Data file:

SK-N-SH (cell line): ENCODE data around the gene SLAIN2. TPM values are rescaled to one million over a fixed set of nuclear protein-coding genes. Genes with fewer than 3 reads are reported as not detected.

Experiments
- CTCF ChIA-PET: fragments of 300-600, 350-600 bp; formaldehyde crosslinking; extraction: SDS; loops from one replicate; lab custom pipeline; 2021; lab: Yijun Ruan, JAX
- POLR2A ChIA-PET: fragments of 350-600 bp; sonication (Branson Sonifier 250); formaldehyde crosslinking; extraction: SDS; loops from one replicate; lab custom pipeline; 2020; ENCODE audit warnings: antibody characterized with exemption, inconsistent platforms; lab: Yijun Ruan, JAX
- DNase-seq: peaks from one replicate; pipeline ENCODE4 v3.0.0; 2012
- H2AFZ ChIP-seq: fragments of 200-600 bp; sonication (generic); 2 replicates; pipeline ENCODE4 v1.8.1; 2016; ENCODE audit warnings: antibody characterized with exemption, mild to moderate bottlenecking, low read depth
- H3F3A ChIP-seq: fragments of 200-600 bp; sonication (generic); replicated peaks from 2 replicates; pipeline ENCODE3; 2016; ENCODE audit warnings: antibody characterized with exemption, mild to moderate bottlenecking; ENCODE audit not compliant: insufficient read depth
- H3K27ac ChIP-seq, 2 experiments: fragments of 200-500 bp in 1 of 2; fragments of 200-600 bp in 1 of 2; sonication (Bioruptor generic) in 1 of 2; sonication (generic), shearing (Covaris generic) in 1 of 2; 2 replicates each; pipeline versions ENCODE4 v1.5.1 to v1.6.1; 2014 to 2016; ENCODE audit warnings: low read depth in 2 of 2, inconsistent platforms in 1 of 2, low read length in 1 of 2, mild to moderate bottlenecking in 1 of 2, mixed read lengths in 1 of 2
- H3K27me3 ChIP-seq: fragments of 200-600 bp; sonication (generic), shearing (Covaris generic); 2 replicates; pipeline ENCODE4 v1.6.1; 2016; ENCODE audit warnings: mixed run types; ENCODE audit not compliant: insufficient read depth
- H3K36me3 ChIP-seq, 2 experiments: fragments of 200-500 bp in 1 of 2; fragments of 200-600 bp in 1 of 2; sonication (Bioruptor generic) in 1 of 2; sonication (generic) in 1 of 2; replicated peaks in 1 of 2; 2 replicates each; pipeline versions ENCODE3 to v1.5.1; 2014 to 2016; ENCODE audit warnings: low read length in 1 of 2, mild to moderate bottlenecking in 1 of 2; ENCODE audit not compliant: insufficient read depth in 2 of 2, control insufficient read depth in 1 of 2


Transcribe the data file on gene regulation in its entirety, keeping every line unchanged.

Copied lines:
SK-N-SH (cell line): ENCODE data around the gene SLAIN2. TPM values are rescaled to one million over a fixed set of nuclear protein-coding genes. Genes with fewer than 3 reads are reported as not detected.

Experiments
- CTCF ChIA-PET: fragments of 300-600, 350-600 bp; formaldehyde crosslinking; extraction: SDS; loops from one replicate; lab custom pipeline; 2021; lab: Yijun Ruan, JAX
- POLR2A ChIA-PET: fragments of 350-600 bp; sonication (Branson Sonifier 250); formaldehyde crosslinking; extraction: SDS; loops from one replicate; lab custom pipeline; 2020; ENCODE audit warnings: antibody characterized with exemption, inconsistent platforms; lab: Yijun Ruan, JAX
- DNase-seq: peaks from one replicate; pipeline ENCODE4 v3.0.0; 2012
- H2AFZ ChIP-seq: fragments of 200-600 bp; sonication (generic); 2 replicates; pipeline ENCODE4 v1.8.1; 2016; ENCODE audit warnings: antibody characterized with exemption, mild to moderate bottlenecking, low read depth
- H3F3A ChIP-seq: fragments of 200-600 bp; sonication (generic); replicated peaks from 2 replicates; pipeline ENCODE3; 2016; ENCODE audit warnings: antibody characterized with exemption, mild to moderate bottlenecking; ENCODE audit not compliant: insufficient read depth
- H3K27ac ChIP-seq, 2 experiments: fragments of 200-500 bp in 1 of 2; fragments of 200-600 bp in 1 of 2; sonication (Bioruptor generic) in 1 of 2; sonication (generic), shearing (Covaris generic) in 1 of 2; 2 replicates each; pipeline versions ENCODE4 v1.5.1 to v1.6.1; 2014 to 2016; ENCODE audit warnings: low read depth in 2 of 2, inconsistent platforms in 1 of 2, low read length in 1 of 2, mild to moderate bottlenecking in 1 of 2, mixed read lengths in 1 of 2
- H3K27me3 ChIP-seq: fragments of 200-600 bp; sonication (generic), shearing (Covaris generic); 2 replicates; pipeline ENCODE4 v1.6.1; 2016; ENCODE audit warnings: mixed run types; ENCODE audit not compliant: insufficient read depth
- H3K36me3 ChIP-seq, 2 experiments: fragments of 200-500 bp in 1 of 2; fragments of 200-600 bp in 1 of 2; sonication (Bioruptor generic) in 1 of 2; sonication (generic) in 1 of 2; replicated peaks in 1 of 2; 2 replicates each; pipeline versions ENCODE3 to v1.5.1; 2014 to 2016; ENCODE audit warnings: low read length in 1 of 2, mild to moderate bottlenecking in 1 of 2; ENCODE audit not compliant: insufficient read depth in 2 of 2, control insufficient read depth in 1 of 2